The Power of the Vote

There are matters of the heart, situations that cannot be healed by brainstorming and certainly not by painting-false-pictures political ads. In decades past we humans were joined by our common needs for water, food, shelter, work. In decades past, neighbors and friends looked out for each other far more than we in America do today. I don’t mean accepting responsibility for someone down on their luck; I mean sharing for a while until they get back on their feet.

Today, ownership trumps ‘caring for the least of these.’ It is often the case that the greater the assets of a person or family, the less likely they are to share with those in need. They surround themselves in a lifestyle that protects them from having to witness the lives of the poor and the sick, whom they apparently think of as lepers. The more poor, uneducated and sick people, the more isolated the wealthy become. It is painfully sad, for people who do care, to live in times when the wealthy manipulate laws and individuals to get more of what they want from the sweat and tears of those working for minimum wage ($8/pr hour X 40 hours X 52 weeks=$16,640 per year, before taxes)–and by poisoning the earth.

I am struck two weeks before the national election by the influence of political ads, the ones created to paint a ‘caring’ picture, when the politicians could not care any less than they do–because they and their children are educated, live in safe homes and neighborhoods, travel, drive nice cars, and so on. While campaigning in our state, the Republican and Tea Party-supported candidate for the Senate spoke harshly many times about big government, even an armed resistance, and shutting down the EPA, the Dept. of Education, the Social Security system (which she refers to as ‘welfare,’ apparently forgetting that citizens’ pay into the Social Security program through payroll deductions.)

Now her ads show sad people, with her softened voice in the background saying, “These are people—not statistics.” Are voters really falling for this? Ads can and do lie—why can’t we see this? The more secrets the politicians have, the more lies they tell, the more separate they become from us and from Goodness. I’m not saying the government can solve our problems; I’m saying caring people, including caring people in the government, could dramatically change the lives of a country’s citizens for the good. Why hasn’t Congress rewritten laws, for example, to give tax breaks to corporations for keeping their companies in America?

And I often wonder, why do blue collar workers, especially those who’ve lost their jobs and homes due to the machinations of the greedy, support these wealthy Republican and Tea-Party candidates, who speak against big government, yet are mostly ‘owned’ by big corporations that make huge contributions to their election campaigns? It should be obvious by now that most wealthy politicians look out only for themselves and their campaign contributors—not for the average American. Let us vote not with and for anger, but for healing.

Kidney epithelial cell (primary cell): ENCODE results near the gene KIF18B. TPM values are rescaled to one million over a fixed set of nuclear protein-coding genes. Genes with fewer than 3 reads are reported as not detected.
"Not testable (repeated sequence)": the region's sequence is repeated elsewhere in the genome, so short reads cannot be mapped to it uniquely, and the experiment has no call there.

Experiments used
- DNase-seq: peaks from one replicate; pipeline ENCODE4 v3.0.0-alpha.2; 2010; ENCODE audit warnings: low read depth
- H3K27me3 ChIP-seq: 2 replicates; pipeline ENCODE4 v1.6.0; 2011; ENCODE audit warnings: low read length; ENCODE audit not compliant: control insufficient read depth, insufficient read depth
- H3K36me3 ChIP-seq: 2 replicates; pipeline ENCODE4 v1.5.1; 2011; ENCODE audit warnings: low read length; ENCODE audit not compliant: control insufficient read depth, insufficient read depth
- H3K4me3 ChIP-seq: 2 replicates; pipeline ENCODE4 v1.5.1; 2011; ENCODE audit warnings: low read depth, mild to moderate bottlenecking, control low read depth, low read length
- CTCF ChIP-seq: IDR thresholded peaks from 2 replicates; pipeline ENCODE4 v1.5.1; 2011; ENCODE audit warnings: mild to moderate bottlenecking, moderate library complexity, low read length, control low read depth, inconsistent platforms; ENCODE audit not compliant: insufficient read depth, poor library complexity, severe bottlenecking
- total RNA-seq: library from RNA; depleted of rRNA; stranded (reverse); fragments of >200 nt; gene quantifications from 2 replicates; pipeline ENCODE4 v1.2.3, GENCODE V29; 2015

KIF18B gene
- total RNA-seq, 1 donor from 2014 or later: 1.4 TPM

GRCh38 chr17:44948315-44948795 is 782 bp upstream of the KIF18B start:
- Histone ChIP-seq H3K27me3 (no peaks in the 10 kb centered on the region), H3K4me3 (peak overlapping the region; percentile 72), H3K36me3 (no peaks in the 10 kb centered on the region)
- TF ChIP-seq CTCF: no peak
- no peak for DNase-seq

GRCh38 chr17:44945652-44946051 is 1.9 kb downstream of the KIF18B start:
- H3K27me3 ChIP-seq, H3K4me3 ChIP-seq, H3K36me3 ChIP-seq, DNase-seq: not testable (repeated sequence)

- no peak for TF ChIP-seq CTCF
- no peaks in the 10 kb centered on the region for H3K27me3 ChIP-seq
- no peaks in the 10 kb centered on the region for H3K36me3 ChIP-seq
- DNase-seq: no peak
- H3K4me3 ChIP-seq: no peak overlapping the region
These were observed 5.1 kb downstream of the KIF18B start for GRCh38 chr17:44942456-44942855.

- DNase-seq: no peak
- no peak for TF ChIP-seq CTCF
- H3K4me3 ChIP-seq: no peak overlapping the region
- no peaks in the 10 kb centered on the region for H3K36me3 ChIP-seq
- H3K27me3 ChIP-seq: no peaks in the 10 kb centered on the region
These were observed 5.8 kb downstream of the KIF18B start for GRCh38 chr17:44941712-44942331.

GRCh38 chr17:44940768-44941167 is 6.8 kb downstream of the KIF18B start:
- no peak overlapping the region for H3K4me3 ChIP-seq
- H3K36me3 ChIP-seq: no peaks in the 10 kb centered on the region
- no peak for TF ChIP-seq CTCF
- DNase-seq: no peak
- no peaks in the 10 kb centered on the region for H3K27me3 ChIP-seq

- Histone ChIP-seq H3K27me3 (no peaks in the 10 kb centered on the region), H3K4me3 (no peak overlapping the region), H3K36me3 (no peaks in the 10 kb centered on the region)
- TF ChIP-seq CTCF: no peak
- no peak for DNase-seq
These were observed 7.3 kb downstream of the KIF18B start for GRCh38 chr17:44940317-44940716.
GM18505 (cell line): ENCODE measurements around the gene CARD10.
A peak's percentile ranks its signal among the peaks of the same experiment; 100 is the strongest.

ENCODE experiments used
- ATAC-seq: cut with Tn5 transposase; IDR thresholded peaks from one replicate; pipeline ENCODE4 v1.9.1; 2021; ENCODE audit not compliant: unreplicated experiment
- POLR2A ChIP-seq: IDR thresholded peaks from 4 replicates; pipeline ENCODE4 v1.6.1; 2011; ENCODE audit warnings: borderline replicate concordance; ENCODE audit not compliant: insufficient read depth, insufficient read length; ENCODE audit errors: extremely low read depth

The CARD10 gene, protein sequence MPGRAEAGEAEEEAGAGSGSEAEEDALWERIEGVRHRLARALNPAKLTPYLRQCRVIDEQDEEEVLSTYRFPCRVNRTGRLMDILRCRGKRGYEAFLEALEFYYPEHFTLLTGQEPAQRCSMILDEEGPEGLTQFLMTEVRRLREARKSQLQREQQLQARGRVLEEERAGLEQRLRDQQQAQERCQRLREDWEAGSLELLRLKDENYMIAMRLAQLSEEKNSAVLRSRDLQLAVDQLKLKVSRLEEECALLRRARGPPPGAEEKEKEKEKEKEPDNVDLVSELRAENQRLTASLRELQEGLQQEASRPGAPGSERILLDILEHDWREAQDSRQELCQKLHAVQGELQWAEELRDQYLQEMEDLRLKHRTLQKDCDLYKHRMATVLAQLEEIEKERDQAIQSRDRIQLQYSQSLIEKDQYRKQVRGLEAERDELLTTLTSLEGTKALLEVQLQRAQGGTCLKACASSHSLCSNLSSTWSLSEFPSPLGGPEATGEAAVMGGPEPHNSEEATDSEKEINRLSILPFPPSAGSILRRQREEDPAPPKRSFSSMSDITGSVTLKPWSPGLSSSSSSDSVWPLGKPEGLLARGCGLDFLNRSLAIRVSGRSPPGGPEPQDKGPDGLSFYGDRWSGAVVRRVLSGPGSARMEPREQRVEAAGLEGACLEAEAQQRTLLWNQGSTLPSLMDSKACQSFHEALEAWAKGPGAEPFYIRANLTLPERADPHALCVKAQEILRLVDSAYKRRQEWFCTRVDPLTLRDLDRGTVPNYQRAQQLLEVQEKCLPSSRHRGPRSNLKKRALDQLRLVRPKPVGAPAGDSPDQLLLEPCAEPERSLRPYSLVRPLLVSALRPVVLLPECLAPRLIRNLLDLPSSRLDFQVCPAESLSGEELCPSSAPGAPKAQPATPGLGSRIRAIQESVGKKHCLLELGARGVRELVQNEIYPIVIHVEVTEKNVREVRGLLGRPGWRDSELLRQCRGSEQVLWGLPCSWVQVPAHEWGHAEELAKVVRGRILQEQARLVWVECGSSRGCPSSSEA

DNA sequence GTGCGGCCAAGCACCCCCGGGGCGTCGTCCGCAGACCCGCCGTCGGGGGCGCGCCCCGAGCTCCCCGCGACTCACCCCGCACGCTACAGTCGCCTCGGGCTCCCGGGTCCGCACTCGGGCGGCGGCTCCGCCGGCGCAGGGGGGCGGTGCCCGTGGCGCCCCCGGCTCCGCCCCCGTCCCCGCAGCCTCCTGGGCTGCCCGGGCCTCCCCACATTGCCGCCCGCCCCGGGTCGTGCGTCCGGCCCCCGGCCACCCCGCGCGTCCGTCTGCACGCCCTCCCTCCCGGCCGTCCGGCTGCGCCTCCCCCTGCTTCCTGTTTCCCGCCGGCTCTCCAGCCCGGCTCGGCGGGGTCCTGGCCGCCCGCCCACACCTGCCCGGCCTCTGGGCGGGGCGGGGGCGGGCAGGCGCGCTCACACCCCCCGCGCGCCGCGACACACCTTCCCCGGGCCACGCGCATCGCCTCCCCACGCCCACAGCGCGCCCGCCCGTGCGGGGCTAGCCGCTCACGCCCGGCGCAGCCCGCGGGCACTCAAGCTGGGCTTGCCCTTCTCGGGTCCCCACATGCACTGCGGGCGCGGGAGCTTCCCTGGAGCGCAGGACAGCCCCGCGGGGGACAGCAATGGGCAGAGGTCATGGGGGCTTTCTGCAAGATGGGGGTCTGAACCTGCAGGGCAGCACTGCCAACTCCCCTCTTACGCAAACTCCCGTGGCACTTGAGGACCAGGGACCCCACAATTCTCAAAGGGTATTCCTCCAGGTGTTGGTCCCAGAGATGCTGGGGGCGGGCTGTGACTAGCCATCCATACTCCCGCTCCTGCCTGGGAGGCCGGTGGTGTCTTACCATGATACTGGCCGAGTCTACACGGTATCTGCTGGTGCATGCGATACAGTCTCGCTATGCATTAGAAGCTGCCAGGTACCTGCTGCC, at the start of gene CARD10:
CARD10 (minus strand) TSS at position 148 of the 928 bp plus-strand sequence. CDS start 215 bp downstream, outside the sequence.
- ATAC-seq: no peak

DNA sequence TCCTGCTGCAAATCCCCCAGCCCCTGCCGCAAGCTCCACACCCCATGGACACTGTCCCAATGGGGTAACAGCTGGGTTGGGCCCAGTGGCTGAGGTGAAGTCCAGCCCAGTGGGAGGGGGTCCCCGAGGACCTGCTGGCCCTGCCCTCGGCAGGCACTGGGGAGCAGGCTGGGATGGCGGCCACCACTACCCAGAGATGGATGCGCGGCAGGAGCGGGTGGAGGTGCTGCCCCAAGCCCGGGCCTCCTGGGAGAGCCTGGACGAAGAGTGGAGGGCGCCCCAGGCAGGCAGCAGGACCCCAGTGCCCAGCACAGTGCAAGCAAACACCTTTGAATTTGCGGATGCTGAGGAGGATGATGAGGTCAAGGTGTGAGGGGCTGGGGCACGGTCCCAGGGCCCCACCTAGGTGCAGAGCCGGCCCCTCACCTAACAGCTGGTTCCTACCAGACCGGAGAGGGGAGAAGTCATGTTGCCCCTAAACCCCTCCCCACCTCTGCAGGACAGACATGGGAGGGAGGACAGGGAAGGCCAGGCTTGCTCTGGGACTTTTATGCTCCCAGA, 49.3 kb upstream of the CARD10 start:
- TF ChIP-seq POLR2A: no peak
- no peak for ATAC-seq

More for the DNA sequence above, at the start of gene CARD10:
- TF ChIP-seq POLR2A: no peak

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2 thoughts on “The Power of the Vote

  1. Yay for speaking up! That last question, “why do blue collar workers, especially those who’ve lost their jobs and homes due to the machinations of the greedy, support these wealthy Republican and Tea-Party candidates, who speak against big government, yet are mostly ‘owned’ by big corporations that make huge contributions to their election campaigns?” is a big one. I think it’s due to a relentless pr campaign by those very rich people that no matter what, the problem is always “big government.” So when people actually fall on hard times they’ve already been so indoctrinated with that mantra that they think the government is the cause of their misery. Once you’ve painted something with such a broad brush stroke that it’s become some sort of an archetype in people’s heads, it becomes hard to look at it in terms of shades of gray anymore. Ultimately the government is supposed to be what we make it and it’s a mechanism to keep a few powerful from making their own rules and running roughshod over everyone else. There’s always room for improvement, but I’m always flabbergasted at people getting elected by saying they’re going to do away with government. Voting for someone like that is like shooting your own foot.

    Btw, great redesign of the site!

    • Indoctrination–of course! Thanks for answering my questions, Sven. It made no sense to me–even considering indoctrination, I am still, like you, flabbergasted at times.
      And, yes, I’ve organized and simplified the site so that things are easier to find, in case I don’t check in as often as I have. Hope all is well with you guys. Love, Pam

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